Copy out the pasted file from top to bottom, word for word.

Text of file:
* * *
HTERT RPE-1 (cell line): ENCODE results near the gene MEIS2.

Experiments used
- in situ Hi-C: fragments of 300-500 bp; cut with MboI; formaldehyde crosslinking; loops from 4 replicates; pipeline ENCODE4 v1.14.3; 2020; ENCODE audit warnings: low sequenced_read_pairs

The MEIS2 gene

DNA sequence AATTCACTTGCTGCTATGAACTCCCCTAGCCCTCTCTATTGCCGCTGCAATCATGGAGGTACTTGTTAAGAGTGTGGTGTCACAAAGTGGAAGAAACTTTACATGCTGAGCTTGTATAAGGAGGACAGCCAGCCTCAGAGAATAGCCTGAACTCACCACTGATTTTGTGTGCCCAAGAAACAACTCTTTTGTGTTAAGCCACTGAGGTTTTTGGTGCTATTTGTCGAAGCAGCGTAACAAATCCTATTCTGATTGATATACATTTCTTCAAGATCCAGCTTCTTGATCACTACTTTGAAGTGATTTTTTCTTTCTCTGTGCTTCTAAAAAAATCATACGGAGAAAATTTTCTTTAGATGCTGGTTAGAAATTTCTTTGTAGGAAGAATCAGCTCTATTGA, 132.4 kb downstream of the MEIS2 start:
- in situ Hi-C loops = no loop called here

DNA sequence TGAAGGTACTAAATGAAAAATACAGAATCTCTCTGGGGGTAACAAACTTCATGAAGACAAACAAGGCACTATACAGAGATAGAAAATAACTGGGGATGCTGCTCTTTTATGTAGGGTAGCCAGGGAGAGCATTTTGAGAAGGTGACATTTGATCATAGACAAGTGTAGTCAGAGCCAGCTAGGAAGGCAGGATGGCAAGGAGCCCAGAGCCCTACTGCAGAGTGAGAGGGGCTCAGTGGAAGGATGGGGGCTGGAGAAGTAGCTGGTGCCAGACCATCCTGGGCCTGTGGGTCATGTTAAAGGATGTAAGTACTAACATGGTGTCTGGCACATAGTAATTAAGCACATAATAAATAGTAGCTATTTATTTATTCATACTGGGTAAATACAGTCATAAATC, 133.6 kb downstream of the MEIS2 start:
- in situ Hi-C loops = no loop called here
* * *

HTERT RPE-1 (cell line): ENCODE results near the gene MEIS2.

Experiments used
- in situ Hi-C: fragments of 300-500 bp; cut with MboI; formaldehyde crosslinking; loops from 4 replicates; pipeline ENCODE4 v1.14.3; 2020; ENCODE audit warnings: low sequenced_read_pairs

The MEIS2 gene

DNA sequence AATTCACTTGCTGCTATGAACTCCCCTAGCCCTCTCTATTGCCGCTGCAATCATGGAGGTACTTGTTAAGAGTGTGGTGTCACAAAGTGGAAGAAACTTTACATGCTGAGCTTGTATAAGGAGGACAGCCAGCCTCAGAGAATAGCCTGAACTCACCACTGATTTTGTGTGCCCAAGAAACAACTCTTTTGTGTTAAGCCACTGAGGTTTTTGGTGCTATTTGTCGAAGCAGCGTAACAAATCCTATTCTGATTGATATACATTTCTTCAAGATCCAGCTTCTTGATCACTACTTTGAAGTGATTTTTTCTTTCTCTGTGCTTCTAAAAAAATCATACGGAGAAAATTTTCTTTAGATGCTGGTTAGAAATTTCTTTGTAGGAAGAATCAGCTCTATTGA, 132.4 kb downstream of the MEIS2 start:
- in situ Hi-C loops = no loop called here

DNA sequence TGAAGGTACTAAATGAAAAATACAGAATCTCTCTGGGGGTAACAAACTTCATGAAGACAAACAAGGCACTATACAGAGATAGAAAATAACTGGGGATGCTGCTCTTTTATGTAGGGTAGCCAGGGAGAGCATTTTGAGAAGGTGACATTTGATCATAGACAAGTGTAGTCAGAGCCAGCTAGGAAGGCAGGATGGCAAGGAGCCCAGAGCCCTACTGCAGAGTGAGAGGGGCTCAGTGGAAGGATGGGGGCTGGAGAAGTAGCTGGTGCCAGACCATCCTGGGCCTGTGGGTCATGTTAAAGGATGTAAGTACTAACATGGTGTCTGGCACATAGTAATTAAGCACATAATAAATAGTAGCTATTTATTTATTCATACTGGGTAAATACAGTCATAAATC, 133.6 kb downstream of the MEIS2 start:
- in situ Hi-C loops = no loop called here